Among the many specific tasks contained in the Summit Declaration, the one with the most potential to have a large impact on military capabilities is probably paragraph 43, which assigns the Council “to develop Political Guidance for the continuing transformation of our defence capabilities and forces and the military implementation of our New Strategic Concept….” The potential for revolutionary change is limited because it will be circumscribed by the Strategic Concept and the Lisbon Summit Declaration, which, as argued above, are actually rather conservative documents.

Nonetheless, the forthcoming Political Guidance may be the most likely place for addressing the apparent mismatch between fixed, if not increasing, ambitions in the face of declining resources.

Due by the Defence Ministerial Meeting scheduled for March 2011, the new Politi-cal Guidance will be the initial effort in the NATO Defence Planning Process that was agreed in April and June 2009 and will build upon the 2006 Comprehensive Political Guidance and other agreements as well as the new Strategic Guidance. Still within the drafting and approval process at the time this chapter is being written, the new Political Guidance is likely to define marginal capability improvements while containing no surprises. It may urge allies who fall short of devoting 2%

of GDP to increase their defence spending, and ask those that currently meet or exceed this goal to continue doing so, but provide no teeth to enforce this long-standing objective.

Arguably, the most valuable aspect of the new Political Guidance will be to specify Guiding Principles and Planning Assumptions for defence planning. These will set the stage for the next step in the process: the Capabilities Requirements Review 2010.

They ought to contain unambiguous descriptions of the types of missions NATO should consider as being both viable and reasonably likely, and define the relationship between Article 5 collective defence operations and other missions such as Crisis Response Operations. In this author’s opinion, the guidance should clearly state that Article 5 has the highest priority but also that Article 5 and non-Article 5 operation capability requirements are equivalent to a very great extent. Thus, there should be a single force structure for the entire range of missions that NATO anticipates.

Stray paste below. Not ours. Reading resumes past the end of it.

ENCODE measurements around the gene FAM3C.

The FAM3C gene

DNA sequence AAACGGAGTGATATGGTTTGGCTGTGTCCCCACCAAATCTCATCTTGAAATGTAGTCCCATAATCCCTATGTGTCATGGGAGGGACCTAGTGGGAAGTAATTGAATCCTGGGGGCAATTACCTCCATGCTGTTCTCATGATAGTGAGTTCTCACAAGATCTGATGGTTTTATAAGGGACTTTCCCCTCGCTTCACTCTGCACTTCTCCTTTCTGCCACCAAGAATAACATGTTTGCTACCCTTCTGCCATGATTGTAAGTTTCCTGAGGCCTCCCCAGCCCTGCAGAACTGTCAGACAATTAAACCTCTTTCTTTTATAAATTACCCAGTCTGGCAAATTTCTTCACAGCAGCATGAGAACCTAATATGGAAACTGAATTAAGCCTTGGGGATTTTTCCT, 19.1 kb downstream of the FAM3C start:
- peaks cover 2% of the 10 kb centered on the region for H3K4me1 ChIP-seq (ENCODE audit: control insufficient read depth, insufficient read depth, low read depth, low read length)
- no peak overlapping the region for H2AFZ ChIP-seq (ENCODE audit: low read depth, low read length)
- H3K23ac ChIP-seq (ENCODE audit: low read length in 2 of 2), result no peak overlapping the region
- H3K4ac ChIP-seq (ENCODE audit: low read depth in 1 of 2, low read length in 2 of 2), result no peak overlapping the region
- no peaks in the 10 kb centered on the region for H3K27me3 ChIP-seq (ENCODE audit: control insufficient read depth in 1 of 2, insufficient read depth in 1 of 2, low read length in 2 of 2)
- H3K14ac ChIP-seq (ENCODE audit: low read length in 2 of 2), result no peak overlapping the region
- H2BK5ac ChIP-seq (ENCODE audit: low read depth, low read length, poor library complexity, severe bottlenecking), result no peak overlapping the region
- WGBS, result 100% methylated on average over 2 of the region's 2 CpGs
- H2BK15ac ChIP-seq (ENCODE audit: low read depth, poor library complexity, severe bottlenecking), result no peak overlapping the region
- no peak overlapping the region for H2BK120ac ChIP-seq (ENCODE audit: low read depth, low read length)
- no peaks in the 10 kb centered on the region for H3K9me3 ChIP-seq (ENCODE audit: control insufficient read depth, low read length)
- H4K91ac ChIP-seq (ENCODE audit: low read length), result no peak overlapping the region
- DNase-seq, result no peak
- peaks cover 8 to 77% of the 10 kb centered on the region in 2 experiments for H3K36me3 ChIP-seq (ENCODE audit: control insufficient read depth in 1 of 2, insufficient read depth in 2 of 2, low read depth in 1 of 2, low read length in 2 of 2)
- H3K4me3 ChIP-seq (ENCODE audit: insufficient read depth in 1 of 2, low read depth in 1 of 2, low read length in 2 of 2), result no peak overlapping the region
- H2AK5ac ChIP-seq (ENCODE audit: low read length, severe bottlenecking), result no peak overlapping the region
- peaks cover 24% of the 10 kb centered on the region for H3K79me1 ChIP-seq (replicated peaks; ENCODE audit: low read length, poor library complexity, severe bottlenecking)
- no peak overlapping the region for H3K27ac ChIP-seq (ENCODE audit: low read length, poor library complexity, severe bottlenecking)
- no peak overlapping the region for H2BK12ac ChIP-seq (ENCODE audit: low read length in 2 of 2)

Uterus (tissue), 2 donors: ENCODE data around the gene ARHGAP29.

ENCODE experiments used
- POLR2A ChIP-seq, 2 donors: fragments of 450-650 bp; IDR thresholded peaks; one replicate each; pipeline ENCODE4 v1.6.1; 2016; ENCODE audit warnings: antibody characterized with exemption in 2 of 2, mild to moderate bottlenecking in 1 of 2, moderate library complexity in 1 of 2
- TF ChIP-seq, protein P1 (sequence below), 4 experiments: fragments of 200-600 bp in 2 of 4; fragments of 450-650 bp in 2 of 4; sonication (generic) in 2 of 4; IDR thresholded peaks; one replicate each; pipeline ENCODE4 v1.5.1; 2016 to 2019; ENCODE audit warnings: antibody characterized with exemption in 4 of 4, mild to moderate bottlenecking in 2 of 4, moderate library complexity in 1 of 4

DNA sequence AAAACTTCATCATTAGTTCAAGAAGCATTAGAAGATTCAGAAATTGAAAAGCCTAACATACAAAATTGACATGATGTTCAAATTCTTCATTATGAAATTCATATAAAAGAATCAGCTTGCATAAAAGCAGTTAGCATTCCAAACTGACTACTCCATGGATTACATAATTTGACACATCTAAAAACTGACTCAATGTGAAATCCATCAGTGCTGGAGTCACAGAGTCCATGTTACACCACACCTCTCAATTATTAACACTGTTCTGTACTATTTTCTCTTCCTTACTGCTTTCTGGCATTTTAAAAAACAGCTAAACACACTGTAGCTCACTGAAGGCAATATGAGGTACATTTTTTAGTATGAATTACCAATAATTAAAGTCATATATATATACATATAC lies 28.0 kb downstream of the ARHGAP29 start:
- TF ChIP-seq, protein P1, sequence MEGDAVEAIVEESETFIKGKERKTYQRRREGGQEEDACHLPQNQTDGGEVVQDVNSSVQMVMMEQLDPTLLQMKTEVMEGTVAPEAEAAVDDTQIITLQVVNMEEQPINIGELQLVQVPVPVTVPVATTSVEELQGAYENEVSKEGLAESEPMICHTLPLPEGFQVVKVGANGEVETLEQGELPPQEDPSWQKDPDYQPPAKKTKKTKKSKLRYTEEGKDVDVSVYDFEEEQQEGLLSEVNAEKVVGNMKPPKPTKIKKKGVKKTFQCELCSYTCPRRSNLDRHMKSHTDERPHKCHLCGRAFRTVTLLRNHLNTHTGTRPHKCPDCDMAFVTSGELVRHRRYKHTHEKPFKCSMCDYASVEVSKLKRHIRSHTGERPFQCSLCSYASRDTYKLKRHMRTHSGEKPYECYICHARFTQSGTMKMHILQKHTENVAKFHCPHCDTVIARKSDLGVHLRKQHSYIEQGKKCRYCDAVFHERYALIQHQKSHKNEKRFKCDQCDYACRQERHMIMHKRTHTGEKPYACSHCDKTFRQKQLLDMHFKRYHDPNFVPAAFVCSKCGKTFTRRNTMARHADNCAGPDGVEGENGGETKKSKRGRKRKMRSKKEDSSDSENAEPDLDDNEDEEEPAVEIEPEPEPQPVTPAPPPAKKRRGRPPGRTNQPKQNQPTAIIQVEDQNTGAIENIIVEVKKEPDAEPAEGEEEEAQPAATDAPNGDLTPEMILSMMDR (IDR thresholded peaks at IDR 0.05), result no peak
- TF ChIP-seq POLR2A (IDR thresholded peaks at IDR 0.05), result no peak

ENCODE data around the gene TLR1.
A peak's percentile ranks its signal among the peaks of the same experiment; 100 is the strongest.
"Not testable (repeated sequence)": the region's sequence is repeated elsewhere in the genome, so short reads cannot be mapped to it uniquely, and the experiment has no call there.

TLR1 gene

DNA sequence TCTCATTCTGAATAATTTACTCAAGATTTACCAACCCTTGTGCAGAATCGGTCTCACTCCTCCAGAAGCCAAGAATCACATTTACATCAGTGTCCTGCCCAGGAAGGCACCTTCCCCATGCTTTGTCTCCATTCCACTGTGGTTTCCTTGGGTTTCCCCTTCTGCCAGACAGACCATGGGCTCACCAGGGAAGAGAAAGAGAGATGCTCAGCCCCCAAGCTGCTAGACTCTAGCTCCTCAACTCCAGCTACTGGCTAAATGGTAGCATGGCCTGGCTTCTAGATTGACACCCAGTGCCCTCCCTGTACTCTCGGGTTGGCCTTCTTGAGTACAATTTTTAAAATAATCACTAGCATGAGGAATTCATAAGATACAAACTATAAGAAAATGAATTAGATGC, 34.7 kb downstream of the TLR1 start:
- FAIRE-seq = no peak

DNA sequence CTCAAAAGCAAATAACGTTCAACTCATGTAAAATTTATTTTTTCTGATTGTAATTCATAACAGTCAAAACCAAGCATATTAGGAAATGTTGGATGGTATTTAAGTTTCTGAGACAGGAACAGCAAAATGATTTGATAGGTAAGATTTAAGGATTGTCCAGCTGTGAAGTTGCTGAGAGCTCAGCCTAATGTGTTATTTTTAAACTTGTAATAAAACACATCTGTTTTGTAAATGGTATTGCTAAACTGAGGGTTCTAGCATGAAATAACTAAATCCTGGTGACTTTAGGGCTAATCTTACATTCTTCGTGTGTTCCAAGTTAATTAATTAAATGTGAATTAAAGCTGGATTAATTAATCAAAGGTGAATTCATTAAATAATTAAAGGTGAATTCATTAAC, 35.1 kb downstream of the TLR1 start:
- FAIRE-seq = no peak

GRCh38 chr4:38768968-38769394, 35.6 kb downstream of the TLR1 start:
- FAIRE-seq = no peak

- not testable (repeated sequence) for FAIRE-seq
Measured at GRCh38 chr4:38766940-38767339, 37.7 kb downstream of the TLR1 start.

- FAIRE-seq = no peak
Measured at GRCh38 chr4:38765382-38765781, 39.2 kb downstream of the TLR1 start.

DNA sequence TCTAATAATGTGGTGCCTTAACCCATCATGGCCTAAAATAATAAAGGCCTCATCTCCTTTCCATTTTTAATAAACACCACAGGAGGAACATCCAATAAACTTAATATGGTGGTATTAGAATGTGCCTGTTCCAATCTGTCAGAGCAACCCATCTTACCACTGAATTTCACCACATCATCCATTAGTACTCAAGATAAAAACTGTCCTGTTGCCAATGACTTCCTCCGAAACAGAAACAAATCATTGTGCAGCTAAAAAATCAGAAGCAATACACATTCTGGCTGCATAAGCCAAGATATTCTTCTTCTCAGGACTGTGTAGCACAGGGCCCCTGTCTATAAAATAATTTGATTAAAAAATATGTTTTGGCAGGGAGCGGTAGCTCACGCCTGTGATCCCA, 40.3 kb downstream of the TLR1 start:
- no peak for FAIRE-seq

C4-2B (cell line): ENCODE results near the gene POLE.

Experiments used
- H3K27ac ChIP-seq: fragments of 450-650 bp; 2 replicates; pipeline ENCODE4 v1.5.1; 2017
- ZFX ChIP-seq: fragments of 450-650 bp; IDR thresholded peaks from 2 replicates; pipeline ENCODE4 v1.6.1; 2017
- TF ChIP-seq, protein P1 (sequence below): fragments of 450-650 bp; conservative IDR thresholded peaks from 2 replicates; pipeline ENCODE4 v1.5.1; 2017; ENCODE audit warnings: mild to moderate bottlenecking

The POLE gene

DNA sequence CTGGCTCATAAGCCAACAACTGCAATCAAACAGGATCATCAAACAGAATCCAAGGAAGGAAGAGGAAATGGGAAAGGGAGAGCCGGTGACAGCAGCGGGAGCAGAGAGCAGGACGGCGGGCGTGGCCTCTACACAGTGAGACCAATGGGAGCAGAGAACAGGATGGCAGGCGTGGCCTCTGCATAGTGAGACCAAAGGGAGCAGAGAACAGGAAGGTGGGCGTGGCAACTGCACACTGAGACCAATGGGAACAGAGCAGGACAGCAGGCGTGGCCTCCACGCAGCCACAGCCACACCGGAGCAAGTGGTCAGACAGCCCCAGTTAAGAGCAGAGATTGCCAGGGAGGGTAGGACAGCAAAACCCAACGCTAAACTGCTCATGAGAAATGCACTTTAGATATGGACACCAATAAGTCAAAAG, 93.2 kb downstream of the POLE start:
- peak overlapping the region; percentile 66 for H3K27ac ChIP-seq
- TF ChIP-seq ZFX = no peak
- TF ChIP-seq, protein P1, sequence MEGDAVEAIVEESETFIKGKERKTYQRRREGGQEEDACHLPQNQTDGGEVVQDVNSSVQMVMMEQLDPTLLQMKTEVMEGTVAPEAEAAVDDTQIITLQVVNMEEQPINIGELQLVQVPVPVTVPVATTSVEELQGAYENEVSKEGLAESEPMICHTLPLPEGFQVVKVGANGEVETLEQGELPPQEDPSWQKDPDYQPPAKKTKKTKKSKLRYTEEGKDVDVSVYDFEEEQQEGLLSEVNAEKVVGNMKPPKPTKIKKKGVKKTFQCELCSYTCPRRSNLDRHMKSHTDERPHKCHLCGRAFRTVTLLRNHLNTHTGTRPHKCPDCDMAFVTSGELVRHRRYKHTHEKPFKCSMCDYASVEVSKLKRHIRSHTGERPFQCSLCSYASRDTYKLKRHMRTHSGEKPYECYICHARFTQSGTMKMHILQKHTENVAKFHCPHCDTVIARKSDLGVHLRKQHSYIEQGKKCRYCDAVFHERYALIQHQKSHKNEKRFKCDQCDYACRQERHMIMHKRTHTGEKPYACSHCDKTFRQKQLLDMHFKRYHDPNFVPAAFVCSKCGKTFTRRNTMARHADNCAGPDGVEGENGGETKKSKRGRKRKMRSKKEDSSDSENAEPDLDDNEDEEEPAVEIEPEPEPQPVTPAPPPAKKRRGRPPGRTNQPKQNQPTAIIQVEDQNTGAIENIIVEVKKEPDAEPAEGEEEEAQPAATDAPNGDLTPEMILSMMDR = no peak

It would also be desirable to reiterate the agreed upon 50% deployable ground force

‘Usability Target’ and specify a mechanism that will do more to highlight the progress, or lack thereof, of individual members in this respect.20 However, as is the case with the proportion of GDP spending devoted to defence, the willingness of some members to restructure and modernise their armed forces and, more to the point, willingness to devote the resources necessary to reach this target, is problematic.

The classified ‘Lisbon Package’ of capability mentioned in the Summit Declaration is likely to contain a few new requirements that build upon existing efforts. Yet, the language used in the declaration implies that the package consists mostly of previously identified and agreed upon requirements: “We have endorsed the Lisbon package of the Alliance’s most pressing capability needs and thereby provided a renewed focus and mandate to ensure these critical capabilities are delivered….”21

Developing specific military capabilities within their forces is the responsibility of NATO’s member nations. However, one of the functions of Allied Command Trans-formation (ACT) is to help coordinate development, de-conflict where necessary, and identify and address shortfalls or gaps in military capabilities. To facilitate this process the two strategic commanders (Supreme Allied Commander Europe and Supreme Allied Commander Transformation) have established a ‘top 50’ list of Prior-ity Shortfall Areas (PSA). This document identifies the capabilities that the strategic commanders recommend as offering the greatest potential to improve Alliance mission effectiveness and interoperability in the near, mid and long terms.

Informed by Multiple Futures Project findings and recommendations, the PSA list has been developed from several sources that include the 2007 Comprehensive Po-litical Guidance, the Defence Requirements Review, input from individual member

states, and Urgent Requirements from Crisis Response Operations. Areas identified as needing improvement include:

• Counterinsurgency Training and Doctrine

• Organisations, Training, and Doctrine to Counter Improvised Explosive Devices

• Information Sharing with NATO Partner Nations

• Small Unit Development

• Strategic Communications and Information Operations

• Language and Culture

• Enabler Support

• Civilian–Military Teaming/Civil Affairs

• Professional Military Education